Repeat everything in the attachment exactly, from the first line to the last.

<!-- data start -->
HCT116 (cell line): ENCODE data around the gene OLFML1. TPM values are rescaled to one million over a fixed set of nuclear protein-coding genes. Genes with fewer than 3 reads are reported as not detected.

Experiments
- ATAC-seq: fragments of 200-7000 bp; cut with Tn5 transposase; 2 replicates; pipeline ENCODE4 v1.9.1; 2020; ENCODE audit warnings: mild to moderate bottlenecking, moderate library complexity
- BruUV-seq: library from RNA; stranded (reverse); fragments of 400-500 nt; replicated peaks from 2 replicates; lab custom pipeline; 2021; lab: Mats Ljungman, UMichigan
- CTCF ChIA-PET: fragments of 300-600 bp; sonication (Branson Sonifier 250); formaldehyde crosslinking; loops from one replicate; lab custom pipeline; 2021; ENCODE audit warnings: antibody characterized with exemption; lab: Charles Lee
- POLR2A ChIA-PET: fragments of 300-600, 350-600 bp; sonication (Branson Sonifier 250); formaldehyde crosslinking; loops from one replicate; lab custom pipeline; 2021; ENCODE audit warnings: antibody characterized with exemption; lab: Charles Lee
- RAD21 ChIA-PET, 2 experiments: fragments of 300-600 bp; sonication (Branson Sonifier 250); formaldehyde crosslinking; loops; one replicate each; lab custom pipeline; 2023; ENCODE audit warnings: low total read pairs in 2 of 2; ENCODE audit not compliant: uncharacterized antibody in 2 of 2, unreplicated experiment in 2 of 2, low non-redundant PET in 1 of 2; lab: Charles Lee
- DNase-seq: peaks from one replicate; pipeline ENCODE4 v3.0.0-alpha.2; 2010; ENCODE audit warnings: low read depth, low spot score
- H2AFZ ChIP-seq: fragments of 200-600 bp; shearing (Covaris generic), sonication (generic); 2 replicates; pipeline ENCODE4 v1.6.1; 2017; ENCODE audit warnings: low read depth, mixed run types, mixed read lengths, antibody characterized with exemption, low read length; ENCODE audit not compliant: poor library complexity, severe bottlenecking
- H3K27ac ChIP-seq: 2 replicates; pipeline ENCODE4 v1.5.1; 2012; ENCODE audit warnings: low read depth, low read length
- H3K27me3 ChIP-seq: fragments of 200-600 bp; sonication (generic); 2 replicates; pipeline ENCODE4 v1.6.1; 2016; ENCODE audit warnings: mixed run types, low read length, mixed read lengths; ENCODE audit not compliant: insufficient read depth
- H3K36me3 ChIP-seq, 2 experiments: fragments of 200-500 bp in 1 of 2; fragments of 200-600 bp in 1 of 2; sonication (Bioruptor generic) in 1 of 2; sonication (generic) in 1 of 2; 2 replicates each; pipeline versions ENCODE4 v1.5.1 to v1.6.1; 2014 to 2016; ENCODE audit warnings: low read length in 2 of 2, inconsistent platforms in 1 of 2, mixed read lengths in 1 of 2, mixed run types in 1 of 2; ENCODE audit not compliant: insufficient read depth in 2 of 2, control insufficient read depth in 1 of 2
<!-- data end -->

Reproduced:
HCT116 (cell line): ENCODE data around the gene OLFML1. TPM values are rescaled to one million over a fixed set of nuclear protein-coding genes. Genes with fewer than 3 reads are reported as not detected.

Experiments
- ATAC-seq: fragments of 200-7000 bp; cut with Tn5 transposase; 2 replicates; pipeline ENCODE4 v1.9.1; 2020; ENCODE audit warnings: mild to moderate bottlenecking, moderate library complexity
- BruUV-seq: library from RNA; stranded (reverse); fragments of 400-500 nt; replicated peaks from 2 replicates; lab custom pipeline; 2021; lab: Mats Ljungman, UMichigan
- CTCF ChIA-PET: fragments of 300-600 bp; sonication (Branson Sonifier 250); formaldehyde crosslinking; loops from one replicate; lab custom pipeline; 2021; ENCODE audit warnings: antibody characterized with exemption; lab: Charles Lee
- POLR2A ChIA-PET: fragments of 300-600, 350-600 bp; sonication (Branson Sonifier 250); formaldehyde crosslinking; loops from one replicate; lab custom pipeline; 2021; ENCODE audit warnings: antibody characterized with exemption; lab: Charles Lee
- RAD21 ChIA-PET, 2 experiments: fragments of 300-600 bp; sonication (Branson Sonifier 250); formaldehyde crosslinking; loops; one replicate each; lab custom pipeline; 2023; ENCODE audit warnings: low total read pairs in 2 of 2; ENCODE audit not compliant: uncharacterized antibody in 2 of 2, unreplicated experiment in 2 of 2, low non-redundant PET in 1 of 2; lab: Charles Lee
- DNase-seq: peaks from one replicate; pipeline ENCODE4 v3.0.0-alpha.2; 2010; ENCODE audit warnings: low read depth, low spot score
- H2AFZ ChIP-seq: fragments of 200-600 bp; shearing (Covaris generic), sonication (generic); 2 replicates; pipeline ENCODE4 v1.6.1; 2017; ENCODE audit warnings: low read depth, mixed run types, mixed read lengths, antibody characterized with exemption, low read length; ENCODE audit not compliant: poor library complexity, severe bottlenecking
- H3K27ac ChIP-seq: 2 replicates; pipeline ENCODE4 v1.5.1; 2012; ENCODE audit warnings: low read depth, low read length
- H3K27me3 ChIP-seq: fragments of 200-600 bp; sonication (generic); 2 replicates; pipeline ENCODE4 v1.6.1; 2016; ENCODE audit warnings: mixed run types, low read length, mixed read lengths; ENCODE audit not compliant: insufficient read depth
- H3K36me3 ChIP-seq, 2 experiments: fragments of 200-500 bp in 1 of 2; fragments of 200-600 bp in 1 of 2; sonication (Bioruptor generic) in 1 of 2; sonication (generic) in 1 of 2; 2 replicates each; pipeline versions ENCODE4 v1.5.1 to v1.6.1; 2014 to 2016; ENCODE audit warnings: low read length in 2 of 2, inconsistent platforms in 1 of 2, mixed read lengths in 1 of 2, mixed run types in 1 of 2; ENCODE audit not compliant: insufficient read depth in 2 of 2, control insufficient read depth in 1 of 2